Places in the Heart (1984)
by Karl Bowman
The film medium is a latter-day miracle. Some even say it is the most powerful art form. We may be captivated by the bold strokes of a Van Gogh or soothed by the melodies of a Beethoven Sonata, but film juxtaposes sound and visuals unlike any other medium. Take the attributes of tone, tempo and harmony, add dialogue and the sound effects of daily life. Then smash these together with the play of light on the human face or the myriad creations of God in close-up and panorama. To top it off, enjoy the artistry of thespians, the imagination of a writer, and the visions of hundreds of craftspeople under a single director and you have a fascinating, indeed “entertaining”, experience.
But this is not all. Like all art, film can and does affect us on a spiritual level. Besides stirring our emotions and captivating our minds, it is a communicator. The majority of films produced are meant for mass audiences to share. Thus, it is a major player in the war of ideas that began in Heaven long ago. It’s messages can confuse, degrade, and destroy, or clarify, build, and elevate the human spirit. Places in the Heart is a beautiful, praiseworthy film in both form and content.
The setting is the small town of Waxahachie, Texas during the Great Depression. Edna Spaulding (Sally Field) is astonished one evening when her husband, the sheriff, is brought home dead–shot by a drunken Negro boy. After telling her two children of his death, she is forced to shoulder the financial burdens, learn to pay bills, and work in the cotton fields for her family’s support. She meets a wanderer named Moses (Danny Glover) who proves to be a Godsend. He and a blind boarder (John Malkovich) help her plant and harvest the cotton. But when the market for cotton goes bad, their only hope of keeping the farm is bringing the first load of the harvest to the gin and winning an extra hundred dollars. During this process, a tornado strikes the town, Moses succeeds in angering the Ku Klux Klan, and Edna’s sister (Lindsay Crouse) suffers from a philandering husband (Ed Harris).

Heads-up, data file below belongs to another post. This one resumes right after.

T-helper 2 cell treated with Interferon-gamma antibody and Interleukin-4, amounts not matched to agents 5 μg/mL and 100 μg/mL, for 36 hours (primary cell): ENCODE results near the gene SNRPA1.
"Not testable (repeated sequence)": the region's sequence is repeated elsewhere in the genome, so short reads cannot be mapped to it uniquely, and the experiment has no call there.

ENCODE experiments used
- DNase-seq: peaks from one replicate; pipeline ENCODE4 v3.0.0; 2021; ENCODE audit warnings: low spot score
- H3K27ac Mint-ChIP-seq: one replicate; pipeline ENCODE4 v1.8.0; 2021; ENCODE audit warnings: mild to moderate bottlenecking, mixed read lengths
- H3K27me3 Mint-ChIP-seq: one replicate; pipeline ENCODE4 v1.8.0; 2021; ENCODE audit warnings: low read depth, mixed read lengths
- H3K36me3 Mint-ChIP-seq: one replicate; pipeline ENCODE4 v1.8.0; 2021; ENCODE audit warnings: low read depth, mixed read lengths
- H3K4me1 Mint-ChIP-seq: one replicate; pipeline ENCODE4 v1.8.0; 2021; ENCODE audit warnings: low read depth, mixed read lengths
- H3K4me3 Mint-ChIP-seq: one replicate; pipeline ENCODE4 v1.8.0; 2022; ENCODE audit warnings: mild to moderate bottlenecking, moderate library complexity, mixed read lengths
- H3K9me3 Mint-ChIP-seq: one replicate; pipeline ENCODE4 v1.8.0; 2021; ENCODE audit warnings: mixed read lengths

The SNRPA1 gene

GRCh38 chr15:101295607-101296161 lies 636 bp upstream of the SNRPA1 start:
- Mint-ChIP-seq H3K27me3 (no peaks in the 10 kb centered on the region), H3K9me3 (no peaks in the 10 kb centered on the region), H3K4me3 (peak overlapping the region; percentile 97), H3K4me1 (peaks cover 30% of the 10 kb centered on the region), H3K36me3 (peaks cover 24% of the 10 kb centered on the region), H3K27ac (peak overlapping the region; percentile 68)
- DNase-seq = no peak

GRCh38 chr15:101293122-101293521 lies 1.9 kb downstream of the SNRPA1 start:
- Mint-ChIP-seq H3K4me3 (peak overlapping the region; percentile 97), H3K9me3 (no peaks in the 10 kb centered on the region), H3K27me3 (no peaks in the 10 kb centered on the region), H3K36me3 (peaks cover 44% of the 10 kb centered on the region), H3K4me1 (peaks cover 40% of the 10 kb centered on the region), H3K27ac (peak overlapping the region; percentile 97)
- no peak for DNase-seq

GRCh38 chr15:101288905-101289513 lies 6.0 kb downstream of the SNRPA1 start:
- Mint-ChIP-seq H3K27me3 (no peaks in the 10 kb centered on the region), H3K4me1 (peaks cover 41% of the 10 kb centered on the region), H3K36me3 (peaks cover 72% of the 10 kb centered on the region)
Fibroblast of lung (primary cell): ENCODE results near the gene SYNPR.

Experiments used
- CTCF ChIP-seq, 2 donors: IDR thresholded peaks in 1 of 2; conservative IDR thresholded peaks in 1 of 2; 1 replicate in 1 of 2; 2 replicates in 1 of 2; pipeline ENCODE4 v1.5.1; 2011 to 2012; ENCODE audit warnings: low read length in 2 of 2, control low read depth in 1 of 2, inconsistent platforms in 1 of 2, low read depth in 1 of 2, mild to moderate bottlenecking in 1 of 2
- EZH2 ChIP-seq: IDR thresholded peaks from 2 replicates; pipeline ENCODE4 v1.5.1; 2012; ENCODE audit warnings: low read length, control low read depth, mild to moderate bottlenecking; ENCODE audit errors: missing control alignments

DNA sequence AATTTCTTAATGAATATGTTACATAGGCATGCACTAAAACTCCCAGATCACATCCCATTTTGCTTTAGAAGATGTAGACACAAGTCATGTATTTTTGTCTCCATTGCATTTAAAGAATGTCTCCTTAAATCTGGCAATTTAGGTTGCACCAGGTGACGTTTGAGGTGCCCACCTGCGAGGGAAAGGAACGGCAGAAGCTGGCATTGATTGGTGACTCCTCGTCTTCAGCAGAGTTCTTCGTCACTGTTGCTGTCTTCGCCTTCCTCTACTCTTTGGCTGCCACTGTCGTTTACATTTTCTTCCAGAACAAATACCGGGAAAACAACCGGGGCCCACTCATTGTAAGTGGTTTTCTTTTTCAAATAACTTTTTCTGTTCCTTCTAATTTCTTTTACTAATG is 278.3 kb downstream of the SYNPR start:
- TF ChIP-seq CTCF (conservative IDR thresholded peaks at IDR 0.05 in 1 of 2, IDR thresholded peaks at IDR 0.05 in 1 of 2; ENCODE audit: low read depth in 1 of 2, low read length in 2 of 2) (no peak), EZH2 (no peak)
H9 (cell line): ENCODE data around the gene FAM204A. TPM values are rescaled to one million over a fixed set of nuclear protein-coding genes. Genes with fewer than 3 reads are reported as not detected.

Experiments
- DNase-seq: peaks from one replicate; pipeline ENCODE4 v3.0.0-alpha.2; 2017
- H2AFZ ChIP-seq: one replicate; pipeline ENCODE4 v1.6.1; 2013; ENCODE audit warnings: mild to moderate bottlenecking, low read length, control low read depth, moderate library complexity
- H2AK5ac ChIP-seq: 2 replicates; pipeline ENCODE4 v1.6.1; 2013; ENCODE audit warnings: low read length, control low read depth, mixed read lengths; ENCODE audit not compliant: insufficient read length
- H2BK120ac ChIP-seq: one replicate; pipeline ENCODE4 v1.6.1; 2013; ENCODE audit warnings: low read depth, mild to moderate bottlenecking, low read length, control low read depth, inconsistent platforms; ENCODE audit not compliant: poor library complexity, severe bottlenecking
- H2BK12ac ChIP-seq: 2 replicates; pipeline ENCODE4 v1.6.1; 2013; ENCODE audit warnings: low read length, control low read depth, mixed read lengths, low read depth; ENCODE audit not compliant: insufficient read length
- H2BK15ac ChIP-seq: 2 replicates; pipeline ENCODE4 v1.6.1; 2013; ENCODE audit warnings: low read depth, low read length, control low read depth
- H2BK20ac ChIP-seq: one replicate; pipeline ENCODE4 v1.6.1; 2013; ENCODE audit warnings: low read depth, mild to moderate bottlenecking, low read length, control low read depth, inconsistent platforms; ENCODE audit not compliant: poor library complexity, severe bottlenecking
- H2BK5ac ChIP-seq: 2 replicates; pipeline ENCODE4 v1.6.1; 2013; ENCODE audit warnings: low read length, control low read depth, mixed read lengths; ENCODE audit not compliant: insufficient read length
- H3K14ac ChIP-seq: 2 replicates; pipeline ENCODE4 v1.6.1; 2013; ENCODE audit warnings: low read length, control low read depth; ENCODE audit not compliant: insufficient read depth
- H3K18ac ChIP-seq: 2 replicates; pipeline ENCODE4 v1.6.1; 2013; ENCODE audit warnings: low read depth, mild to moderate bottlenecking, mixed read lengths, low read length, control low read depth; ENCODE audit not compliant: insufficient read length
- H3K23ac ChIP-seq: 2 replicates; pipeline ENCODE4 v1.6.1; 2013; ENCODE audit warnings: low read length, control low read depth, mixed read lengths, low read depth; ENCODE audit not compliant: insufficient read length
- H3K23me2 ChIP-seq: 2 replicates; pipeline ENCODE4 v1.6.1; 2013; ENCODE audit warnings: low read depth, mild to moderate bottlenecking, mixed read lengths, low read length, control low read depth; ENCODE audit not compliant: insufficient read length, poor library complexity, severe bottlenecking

Robert Benton, the acclaimed director of Kramer vs. Kramer, wrote and directed this film, setting it in his own hometown. He knows these characters inside and out and captures their dialogue and idiosyncrasies beautifully. One of my favorite scenes is where Moses explains his deeply-held superstitions to Edna’s little son, Frank. It is a funny and heart-warming scene between two polar opposites that gives us a deeper understanding of life in the pre-Civil Rights 1930’s. Benton received numerous nominations for Best Picture, Screenplay and Directing, and won the Oscar for Best Screenplay.
Most people will not notice the magnificent cinematography, so I’ll take the liberty of pointing it out. Nestor Almendros’ compositions are simple and subtle, but it took planning and a true artist’s eye to make them that way. They carefully lead your eye to the most important information and his lighting captures a nostalgic, but gritty feel that colors the entire film.